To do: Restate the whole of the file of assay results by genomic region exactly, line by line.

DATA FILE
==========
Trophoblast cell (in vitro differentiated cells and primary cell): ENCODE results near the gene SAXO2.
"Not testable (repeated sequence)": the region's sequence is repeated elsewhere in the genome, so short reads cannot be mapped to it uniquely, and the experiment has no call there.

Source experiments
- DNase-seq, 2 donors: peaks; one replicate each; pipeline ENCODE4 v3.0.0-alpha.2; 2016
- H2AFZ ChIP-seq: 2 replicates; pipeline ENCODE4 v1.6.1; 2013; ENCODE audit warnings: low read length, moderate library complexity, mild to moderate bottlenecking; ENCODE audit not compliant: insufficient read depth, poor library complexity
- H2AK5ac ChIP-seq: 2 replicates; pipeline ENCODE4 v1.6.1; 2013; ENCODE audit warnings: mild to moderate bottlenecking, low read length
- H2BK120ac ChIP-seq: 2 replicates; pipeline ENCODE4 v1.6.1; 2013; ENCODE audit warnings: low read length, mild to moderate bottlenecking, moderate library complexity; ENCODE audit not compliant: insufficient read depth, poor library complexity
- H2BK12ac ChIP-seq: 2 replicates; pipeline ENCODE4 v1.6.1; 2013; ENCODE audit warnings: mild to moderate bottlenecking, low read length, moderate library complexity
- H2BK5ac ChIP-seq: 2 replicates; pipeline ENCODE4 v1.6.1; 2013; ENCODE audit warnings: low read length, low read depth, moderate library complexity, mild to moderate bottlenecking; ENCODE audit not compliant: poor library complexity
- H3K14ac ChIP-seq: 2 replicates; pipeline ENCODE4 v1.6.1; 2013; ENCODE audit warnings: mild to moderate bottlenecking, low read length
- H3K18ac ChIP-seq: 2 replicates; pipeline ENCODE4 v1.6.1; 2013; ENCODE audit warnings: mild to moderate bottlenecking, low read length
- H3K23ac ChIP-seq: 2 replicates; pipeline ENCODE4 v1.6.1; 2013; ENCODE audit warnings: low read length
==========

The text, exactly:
Trophoblast cell (in vitro differentiated cells and primary cell): ENCODE results near the gene SAXO2.
"Not testable (repeated sequence)": the region's sequence is repeated elsewhere in the genome, so short reads cannot be mapped to it uniquely, and the experiment has no call there.

Source experiments
- DNase-seq, 2 donors: peaks; one replicate each; pipeline ENCODE4 v3.0.0-alpha.2; 2016
- H2AFZ ChIP-seq: 2 replicates; pipeline ENCODE4 v1.6.1; 2013; ENCODE audit warnings: low read length, moderate library complexity, mild to moderate bottlenecking; ENCODE audit not compliant: insufficient read depth, poor library complexity
- H2AK5ac ChIP-seq: 2 replicates; pipeline ENCODE4 v1.6.1; 2013; ENCODE audit warnings: mild to moderate bottlenecking, low read length
- H2BK120ac ChIP-seq: 2 replicates; pipeline ENCODE4 v1.6.1; 2013; ENCODE audit warnings: low read length, mild to moderate bottlenecking, moderate library complexity; ENCODE audit not compliant: insufficient read depth, poor library complexity
- H2BK12ac ChIP-seq: 2 replicates; pipeline ENCODE4 v1.6.1; 2013; ENCODE audit warnings: mild to moderate bottlenecking, low read length, moderate library complexity
- H2BK5ac ChIP-seq: 2 replicates; pipeline ENCODE4 v1.6.1; 2013; ENCODE audit warnings: low read length, low read depth, moderate library complexity, mild to moderate bottlenecking; ENCODE audit not compliant: poor library complexity
- H3K14ac ChIP-seq: 2 replicates; pipeline ENCODE4 v1.6.1; 2013; ENCODE audit warnings: mild to moderate bottlenecking, low read length
- H3K18ac ChIP-seq: 2 replicates; pipeline ENCODE4 v1.6.1; 2013; ENCODE audit warnings: mild to moderate bottlenecking, low read length
- H3K23ac ChIP-seq: 2 replicates; pipeline ENCODE4 v1.6.1; 2013; ENCODE audit warnings: low read length